Nov 092010
 
Authors: Sarah Banes

In recent weeks, health experts and college campus officials have openly criticized the alcoholic energy drink Four Loko, calling for students to not go too loco for the adult beverage.

The 23.5-ounce drink, marketed with a large, colorful can and the slogan “Liquid Cocaine in a Can,” contains up to 12 percent alcohol per volume and 156 milligrams of caffeine ­­–– the equivalent of almost two 7 oz. cups of coffee.

Ramapo College, a small public liberal arts school in New Jersey, has already placed a ban on Four Loko, claiming the product seems to be marketed to underage drinkers.

According to Phusion Projects’ website, the company that sells Four Loko, “We go to great lengthsto ensure our products are not sold to underage consumers and are not abused. As a company, we do all we can to ensure that our products are consumed safely and responsibly.”

The company, formed by three Ohio State University students in 2005, also sells the alcoholic energy drinks Four MaXed and Earthquake.

As of last Thursday, the state of Michigan has banned Four Loko. There is a request to also ban the drink in Chicago, where Phusion Projects is based.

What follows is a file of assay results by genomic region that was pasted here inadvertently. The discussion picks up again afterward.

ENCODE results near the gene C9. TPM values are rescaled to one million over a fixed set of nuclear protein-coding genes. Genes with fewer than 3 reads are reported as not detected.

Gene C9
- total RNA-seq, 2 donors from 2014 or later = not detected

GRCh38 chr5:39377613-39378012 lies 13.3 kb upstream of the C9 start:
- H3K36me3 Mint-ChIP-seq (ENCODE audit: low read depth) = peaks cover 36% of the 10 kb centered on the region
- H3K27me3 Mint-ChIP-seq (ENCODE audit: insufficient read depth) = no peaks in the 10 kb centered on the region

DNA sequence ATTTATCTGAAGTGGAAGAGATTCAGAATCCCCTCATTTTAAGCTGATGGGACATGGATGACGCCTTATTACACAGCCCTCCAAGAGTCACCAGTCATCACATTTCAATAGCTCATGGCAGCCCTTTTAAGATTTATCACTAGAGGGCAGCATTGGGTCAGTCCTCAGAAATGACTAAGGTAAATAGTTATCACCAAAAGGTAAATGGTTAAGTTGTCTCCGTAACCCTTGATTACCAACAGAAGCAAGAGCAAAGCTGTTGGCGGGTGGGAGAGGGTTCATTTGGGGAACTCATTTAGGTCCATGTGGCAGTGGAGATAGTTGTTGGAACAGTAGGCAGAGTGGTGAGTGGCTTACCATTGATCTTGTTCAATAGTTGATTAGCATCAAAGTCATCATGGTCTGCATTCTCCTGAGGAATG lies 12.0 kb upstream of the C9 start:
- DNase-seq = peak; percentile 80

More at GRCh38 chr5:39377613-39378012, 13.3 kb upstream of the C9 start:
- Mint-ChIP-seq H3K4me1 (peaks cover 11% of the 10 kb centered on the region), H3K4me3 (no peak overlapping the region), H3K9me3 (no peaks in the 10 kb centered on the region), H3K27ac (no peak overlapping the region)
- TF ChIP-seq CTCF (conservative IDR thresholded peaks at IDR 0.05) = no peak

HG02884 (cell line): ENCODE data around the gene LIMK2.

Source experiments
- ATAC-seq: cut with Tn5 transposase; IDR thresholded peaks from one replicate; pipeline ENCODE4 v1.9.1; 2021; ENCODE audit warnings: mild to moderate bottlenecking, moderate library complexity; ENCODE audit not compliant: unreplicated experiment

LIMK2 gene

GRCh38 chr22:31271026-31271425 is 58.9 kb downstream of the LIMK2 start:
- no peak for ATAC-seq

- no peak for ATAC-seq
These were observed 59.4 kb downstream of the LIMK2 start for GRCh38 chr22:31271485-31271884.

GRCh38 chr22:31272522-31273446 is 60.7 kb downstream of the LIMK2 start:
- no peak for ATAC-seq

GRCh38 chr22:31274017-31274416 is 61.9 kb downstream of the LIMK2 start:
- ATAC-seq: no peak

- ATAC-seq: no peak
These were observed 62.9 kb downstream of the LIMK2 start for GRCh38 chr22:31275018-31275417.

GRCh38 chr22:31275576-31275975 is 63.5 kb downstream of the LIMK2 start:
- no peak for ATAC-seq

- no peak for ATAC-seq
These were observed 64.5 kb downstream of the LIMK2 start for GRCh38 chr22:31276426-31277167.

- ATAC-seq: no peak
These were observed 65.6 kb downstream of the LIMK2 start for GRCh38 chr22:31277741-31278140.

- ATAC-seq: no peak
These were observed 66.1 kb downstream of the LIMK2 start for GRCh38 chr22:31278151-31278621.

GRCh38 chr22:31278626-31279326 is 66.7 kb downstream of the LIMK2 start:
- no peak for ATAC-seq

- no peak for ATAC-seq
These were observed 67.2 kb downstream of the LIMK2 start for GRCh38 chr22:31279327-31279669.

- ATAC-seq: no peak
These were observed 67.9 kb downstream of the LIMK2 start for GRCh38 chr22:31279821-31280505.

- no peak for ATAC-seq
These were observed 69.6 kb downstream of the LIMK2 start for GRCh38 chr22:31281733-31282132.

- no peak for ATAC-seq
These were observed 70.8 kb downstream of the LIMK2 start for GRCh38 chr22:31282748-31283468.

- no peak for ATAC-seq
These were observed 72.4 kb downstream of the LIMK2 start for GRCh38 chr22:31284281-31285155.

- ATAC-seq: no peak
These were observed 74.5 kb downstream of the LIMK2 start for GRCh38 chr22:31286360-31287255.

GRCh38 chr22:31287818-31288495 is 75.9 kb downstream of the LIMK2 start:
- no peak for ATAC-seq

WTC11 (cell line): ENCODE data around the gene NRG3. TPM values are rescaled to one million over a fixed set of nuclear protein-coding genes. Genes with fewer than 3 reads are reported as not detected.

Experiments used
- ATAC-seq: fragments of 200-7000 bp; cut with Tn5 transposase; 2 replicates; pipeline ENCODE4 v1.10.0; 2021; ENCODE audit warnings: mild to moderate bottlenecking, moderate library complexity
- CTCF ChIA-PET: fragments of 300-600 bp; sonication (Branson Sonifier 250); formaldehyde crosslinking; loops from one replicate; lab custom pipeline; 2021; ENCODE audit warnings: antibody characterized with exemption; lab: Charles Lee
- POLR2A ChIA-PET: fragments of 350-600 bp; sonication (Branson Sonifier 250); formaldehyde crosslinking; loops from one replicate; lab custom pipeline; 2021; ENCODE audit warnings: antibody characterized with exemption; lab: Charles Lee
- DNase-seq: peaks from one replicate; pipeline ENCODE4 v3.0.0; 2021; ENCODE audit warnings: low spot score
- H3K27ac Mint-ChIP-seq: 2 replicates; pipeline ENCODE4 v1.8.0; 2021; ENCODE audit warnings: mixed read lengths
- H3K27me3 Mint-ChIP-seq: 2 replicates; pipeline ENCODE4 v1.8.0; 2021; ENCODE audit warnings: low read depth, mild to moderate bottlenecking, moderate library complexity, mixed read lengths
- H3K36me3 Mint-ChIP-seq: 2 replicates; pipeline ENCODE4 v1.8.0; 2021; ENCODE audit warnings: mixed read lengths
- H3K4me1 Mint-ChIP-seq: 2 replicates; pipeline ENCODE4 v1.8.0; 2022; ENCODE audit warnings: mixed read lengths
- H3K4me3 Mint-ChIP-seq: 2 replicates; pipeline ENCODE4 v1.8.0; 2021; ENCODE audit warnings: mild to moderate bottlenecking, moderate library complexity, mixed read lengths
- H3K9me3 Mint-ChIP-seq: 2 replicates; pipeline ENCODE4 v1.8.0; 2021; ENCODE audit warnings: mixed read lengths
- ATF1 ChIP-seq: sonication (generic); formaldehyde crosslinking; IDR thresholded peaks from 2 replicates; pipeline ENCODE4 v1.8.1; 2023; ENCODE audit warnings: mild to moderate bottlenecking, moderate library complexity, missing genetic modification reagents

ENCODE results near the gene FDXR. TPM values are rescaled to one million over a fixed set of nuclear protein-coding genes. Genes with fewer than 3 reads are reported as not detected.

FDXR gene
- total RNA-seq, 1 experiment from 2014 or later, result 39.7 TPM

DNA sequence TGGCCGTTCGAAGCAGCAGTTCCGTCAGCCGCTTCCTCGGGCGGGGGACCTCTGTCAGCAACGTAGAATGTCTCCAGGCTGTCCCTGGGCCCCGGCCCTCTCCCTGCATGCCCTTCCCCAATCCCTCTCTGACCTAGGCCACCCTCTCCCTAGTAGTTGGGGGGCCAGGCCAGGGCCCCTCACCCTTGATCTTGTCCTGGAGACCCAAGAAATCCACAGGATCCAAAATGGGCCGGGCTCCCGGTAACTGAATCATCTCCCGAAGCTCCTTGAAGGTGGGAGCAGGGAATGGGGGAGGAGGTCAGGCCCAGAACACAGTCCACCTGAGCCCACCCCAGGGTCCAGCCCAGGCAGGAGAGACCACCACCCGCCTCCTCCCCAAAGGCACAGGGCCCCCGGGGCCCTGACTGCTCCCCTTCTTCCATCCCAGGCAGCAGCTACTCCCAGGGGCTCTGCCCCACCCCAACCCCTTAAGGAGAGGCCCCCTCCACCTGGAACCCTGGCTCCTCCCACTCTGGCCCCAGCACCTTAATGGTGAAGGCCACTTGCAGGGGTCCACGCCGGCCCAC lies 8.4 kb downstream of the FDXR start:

In a statement released on the day of the ban, Phusion Projects said, “We know curbing will not be accomplished by singling out a lone product or beverage category.”

Jeff Matson, the beer-buying manager at Wilbur’s Total Beverage in Fort Collins, said it is not just college students buying the $2.99 cans of Four Loko.

“These drinks have always been popular. We see people buying them from all different age groups, from college students to adults,” said Matson, adding that sales on other alcoholic energy drinks are actually down.

Dr. Brian Butki, from CSU’s Department of Health and Exercise Science, said he could see why some schools are banning the drink.

“It’s kind of like drinking a Jack and Coke. It’s going to give you a contradictory effect. You are putting a sedative and a stimulant together, but it will affect everyone differently,” Butki said. “The stimulant speeds up the effect of the alcohol, and it is never smart to mix the two.”

Because of the high caffeine content, the drink makes consumers feel less drunk and more awake, signaling to the drinker they need to drink more.

The FDA is currently evaluating the hazards of alcoholic energy drinks and trying to determine whether these drinks should remain legal. A deadline for its decision has not been set.

Staff writer Sarah Banes can be reached at news@collegian.com.

More about the drink

  • Size of drink: 23.5 ounces
  • Coffee equivalent: Up to two 7-ounce cups of coffee
  • Alcohol equivalent: One Four Loko has more alcohol than five cans of Coors Light (2.82 ounces per-23.5-ounce can of Four Loko, 0.54 ounces per 12-ounce can of Coors Light)

Information gathered from coffeefaq.com, realbeer.com, phusionprojects.com.

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